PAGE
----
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A 57-year-old French man identified as Alain Cocq with a chronic illness who unsuccessfully tried to convince France President Emmanuel Macron to allow him to die by “active medical assistance” says he wants to live-stream his own death on Facebook.

Alain Cocq, from Dijon in eastern France, has a rare lethal medical condition that causes his arteries to stick together.

However, it was gathered that Cocq wants to determine how he dies and has decided to stop all medical care, food, and drink on Friday, September 4 at 11 p.m., so he can hasten his death, which is legal in France.

"Death should be democratic

Cocq says he knows after stopping medical care and feeding he will suffer extreme pain till he dies, but he is willing to share his death experience with the world by live streaming on Facebook.

It is not clear whether the live stream of his death will be allowed under Facebook’s policy.

Euthanasia, also known as assisted dying, is illegal in France but suicide is legal.

Though, French law also says that deep and continuous sedation, which can hasten a person’s death and render them unconscious until they die, is not legal unless under specific circumstances set out by the 2016 Claeys-Leonetti Law, which also requires a person’s death to be imminent.

"Death should be democratic

Similarly, Cocq wrote a letter to Macron dated July 20 asking the President to allow him to die “with dignity,” describing his “extremely violent suffering.”

“I would like to make it clear to you that on this day I find myself in a situation of having on sound mind, confined in a dysfunctional body, crippled by suffering,” he wrote in the letter.

“Would you withstand, Mr President, having your intestines emptied into a pouch, having your bladder emptied into a pouch and that you are fed by a pouch, that a third party must bathe you, to be crippled by unbearable pain?” Cocq wrote in the letter.

Furthermore, Cocq asks Macron to review French laws that prevent health care professionals from hastening the deaths of their dying patients with medicine.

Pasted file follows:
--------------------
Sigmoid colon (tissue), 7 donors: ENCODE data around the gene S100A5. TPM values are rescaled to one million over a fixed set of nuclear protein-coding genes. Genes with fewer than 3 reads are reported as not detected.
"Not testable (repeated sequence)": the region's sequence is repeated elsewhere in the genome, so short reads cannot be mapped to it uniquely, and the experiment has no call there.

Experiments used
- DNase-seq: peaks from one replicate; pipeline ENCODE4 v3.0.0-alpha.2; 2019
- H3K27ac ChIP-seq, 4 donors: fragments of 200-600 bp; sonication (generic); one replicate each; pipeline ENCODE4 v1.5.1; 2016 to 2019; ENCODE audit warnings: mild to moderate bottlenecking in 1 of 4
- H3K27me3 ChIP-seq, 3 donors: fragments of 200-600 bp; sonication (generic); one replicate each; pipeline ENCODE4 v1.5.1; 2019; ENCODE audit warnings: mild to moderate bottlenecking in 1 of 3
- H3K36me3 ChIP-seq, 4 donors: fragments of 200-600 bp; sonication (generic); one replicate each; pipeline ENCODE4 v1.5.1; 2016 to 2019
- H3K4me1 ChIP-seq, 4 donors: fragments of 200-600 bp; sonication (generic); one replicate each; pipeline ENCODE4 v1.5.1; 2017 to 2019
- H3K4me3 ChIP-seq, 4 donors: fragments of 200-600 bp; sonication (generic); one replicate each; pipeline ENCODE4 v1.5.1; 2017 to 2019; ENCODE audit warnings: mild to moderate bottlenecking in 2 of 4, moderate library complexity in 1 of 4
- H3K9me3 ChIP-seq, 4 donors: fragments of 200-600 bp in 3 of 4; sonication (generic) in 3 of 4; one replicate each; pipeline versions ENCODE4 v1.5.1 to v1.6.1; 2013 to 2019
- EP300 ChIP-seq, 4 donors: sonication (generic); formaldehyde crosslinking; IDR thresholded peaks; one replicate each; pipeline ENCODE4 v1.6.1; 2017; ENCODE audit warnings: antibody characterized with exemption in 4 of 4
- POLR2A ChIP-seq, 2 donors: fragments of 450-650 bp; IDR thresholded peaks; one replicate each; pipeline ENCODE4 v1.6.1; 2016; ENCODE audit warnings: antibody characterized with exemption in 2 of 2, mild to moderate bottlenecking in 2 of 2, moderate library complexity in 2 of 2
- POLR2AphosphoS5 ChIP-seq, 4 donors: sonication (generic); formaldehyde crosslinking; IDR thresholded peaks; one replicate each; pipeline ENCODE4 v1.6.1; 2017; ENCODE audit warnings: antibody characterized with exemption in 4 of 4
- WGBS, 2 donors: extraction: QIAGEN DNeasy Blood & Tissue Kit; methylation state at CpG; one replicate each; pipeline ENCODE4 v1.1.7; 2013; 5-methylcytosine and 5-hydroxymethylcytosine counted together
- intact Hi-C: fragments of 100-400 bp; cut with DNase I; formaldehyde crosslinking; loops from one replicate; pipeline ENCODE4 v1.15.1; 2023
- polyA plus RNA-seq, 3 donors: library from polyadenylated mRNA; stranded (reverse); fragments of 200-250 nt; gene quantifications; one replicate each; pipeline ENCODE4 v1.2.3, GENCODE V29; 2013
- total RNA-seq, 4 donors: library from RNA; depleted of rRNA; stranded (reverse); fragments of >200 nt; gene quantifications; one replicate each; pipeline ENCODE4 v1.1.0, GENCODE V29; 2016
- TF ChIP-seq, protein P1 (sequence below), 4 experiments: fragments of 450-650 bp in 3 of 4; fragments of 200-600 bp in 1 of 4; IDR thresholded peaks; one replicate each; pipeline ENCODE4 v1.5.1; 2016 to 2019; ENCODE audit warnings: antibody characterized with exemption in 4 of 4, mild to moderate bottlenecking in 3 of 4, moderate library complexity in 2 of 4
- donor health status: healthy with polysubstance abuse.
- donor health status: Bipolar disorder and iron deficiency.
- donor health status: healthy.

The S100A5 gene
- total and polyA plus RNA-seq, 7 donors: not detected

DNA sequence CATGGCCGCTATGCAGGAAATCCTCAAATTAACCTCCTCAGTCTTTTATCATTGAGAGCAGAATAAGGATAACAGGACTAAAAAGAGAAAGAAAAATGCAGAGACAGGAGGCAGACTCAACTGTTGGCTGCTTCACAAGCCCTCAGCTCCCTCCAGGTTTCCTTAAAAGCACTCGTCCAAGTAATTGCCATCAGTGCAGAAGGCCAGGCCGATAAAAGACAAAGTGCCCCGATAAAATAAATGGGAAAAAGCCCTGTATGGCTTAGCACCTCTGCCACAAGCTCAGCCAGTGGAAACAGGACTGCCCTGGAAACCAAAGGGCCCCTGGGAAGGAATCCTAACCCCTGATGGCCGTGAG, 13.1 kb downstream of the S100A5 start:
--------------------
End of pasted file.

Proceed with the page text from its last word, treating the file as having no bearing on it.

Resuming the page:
“I simply ask to leave with dignity, with active medical assistance, because my dysfunctional body prevents me from doing so surrounded by my family and my friends,” he wrote.

“Some use the term ‘active euthanasia’ or ‘assisted suicide,’ but for me, the term most suitable is ‘end of life with dignity with active medical assistance,'” he wrote.

President Macron in his response said he was “moved” by Cocq’s letter and admired the “remarkable willpower” he had shown in fighting “incessant battles” with the illness.

But Macron said he could accept his request because he is “not situated above the law” and could not ask someone “to overstep our present legal framework.”

Speaking to newsmen on Friday, September 4, Cocq said that he expected that Macron would not accept his request but that he appreciated the “compassion” he had shown him in his letter.

“Today, I am full of plenitude. I took the decision to end my life on June 26, which is when I asked my medical assistant to type the letter I later sent to the President.
“It was a brutal decision, but I can tell you I haven’t felt that good in a long time,” he said.
“I know I am about to endure pain like I’ve never endured before, for about five to seven days,” he said.

On the decision to live-stream his death via Facebook, which will be on mute, he added: “I am not doing this for voyeurism. I want to inform people about something we all know but refuse to talk about. Pain.”

“I chose to show this pain,” he said. “The basis of a democracy is that citizens have a free choice. Death should be democratic.”

Cocq, a christian also said that he did not believe what he was doing was anti-religious.

“God is love, and God will not let his people suffer unnecessarily,” he said.
It’s unclear whether anyone assisting him in his death would be prosecuted or whether authorities are planning to stop him from aiding his death.

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